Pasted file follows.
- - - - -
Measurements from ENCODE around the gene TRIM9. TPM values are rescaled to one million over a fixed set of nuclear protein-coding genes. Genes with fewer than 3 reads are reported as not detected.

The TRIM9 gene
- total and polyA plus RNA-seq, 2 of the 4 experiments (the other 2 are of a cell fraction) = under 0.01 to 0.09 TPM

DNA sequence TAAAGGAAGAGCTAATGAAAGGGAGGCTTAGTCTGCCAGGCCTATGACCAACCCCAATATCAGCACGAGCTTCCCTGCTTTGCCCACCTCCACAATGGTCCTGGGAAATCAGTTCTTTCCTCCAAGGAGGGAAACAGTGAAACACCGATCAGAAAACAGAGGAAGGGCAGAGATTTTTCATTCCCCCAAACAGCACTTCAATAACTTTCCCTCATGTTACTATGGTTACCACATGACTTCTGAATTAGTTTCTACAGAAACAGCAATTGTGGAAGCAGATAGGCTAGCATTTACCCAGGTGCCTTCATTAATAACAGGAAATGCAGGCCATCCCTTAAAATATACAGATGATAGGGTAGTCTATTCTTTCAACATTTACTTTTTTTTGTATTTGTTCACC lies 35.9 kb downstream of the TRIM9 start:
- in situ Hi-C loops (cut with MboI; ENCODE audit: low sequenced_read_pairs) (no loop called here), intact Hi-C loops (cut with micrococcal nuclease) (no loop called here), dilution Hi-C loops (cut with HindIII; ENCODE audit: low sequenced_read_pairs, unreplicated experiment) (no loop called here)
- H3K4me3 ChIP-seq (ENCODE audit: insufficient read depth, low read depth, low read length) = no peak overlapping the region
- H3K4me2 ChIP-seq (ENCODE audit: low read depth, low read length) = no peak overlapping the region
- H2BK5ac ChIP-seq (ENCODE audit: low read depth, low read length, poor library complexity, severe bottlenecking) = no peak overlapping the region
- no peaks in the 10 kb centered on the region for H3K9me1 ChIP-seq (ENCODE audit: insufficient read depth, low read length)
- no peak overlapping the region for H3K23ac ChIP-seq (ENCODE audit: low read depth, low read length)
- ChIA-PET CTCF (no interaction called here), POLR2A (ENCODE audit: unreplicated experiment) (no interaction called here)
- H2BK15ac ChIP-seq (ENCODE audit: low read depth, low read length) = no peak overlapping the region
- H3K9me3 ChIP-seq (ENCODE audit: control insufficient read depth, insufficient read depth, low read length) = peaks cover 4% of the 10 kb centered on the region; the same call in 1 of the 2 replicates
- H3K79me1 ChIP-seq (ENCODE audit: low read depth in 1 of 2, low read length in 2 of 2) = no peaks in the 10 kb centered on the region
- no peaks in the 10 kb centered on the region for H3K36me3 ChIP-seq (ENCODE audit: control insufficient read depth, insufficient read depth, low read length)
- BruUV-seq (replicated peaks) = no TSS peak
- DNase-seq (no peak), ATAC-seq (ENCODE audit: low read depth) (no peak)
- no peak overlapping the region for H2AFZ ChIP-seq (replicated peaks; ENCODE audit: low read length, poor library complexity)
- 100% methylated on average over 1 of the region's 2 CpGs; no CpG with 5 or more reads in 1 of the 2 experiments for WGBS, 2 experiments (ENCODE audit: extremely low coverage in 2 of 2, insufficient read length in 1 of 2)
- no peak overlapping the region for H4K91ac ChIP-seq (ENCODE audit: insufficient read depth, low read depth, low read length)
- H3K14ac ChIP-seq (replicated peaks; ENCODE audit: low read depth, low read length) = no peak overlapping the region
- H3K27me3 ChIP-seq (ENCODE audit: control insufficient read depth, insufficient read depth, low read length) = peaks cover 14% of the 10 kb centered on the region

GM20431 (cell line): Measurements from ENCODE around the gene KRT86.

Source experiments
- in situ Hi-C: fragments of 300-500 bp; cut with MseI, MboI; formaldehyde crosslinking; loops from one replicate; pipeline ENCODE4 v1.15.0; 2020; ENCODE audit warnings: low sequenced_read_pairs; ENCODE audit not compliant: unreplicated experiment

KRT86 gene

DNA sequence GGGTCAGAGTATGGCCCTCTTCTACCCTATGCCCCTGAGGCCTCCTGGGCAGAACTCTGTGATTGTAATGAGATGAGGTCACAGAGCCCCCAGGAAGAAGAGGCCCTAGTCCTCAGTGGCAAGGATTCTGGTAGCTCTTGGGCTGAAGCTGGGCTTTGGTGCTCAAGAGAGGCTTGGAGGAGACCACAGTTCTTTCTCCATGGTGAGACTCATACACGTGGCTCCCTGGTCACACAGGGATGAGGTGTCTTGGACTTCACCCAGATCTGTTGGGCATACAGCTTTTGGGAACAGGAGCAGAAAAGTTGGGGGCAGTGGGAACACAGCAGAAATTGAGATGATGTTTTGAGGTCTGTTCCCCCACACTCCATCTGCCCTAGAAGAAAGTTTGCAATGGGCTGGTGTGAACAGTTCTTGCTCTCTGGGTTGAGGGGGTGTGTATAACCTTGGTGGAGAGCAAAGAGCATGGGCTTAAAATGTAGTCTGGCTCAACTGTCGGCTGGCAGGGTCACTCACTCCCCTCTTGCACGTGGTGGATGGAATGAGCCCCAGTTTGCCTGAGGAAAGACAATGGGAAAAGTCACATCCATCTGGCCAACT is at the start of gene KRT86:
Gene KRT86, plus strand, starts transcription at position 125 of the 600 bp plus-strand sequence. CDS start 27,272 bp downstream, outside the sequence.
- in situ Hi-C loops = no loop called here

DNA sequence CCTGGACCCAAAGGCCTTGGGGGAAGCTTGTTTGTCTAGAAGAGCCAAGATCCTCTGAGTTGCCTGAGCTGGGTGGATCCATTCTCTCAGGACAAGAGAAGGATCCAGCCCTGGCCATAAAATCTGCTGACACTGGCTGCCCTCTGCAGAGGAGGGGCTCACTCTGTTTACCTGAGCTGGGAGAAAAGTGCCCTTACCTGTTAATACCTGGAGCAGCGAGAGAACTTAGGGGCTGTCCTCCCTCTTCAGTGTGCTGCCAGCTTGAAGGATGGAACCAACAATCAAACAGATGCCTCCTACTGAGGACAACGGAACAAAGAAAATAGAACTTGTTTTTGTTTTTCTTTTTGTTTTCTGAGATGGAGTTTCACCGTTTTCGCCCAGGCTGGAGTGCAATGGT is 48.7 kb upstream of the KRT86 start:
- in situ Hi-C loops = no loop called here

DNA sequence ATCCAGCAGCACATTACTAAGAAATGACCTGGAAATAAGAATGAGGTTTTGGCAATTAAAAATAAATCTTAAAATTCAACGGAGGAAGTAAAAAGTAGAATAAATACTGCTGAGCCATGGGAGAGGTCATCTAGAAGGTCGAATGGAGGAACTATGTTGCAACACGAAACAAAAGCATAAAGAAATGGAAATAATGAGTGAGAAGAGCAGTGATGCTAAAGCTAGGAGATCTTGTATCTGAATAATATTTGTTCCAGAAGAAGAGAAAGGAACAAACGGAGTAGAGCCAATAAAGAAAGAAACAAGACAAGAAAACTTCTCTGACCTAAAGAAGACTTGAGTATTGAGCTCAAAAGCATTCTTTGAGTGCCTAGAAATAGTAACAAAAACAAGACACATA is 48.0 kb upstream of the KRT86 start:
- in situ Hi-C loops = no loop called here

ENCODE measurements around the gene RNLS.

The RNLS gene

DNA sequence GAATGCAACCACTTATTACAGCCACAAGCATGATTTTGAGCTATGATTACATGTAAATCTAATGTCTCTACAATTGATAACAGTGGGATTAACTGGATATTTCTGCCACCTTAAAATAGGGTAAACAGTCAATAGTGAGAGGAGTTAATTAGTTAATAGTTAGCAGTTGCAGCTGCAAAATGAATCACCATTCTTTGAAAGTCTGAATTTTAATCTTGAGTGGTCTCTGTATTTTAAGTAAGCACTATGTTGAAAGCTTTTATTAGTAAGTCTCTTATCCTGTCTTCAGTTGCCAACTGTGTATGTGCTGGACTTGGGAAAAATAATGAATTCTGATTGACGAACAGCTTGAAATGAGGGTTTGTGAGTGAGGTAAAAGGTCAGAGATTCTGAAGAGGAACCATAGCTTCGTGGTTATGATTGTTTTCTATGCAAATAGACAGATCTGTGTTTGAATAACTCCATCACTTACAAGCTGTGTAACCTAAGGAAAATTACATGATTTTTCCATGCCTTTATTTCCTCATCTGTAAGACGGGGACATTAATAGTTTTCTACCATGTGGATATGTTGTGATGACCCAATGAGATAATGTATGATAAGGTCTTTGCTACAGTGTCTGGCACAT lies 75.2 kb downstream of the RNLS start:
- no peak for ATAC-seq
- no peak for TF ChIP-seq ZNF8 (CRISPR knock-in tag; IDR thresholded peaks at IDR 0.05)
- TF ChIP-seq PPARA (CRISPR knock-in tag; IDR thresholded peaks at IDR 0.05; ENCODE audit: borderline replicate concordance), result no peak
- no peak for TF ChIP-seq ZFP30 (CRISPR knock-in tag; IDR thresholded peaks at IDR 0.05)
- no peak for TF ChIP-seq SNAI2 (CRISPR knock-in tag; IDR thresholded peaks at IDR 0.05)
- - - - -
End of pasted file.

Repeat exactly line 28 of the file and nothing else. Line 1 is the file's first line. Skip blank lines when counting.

Gene KRT86, plus strand, starts transcription at position 125 of the 600 bp plus-strand sequence. CDS start 27,272 bp downstream, outside the sequence.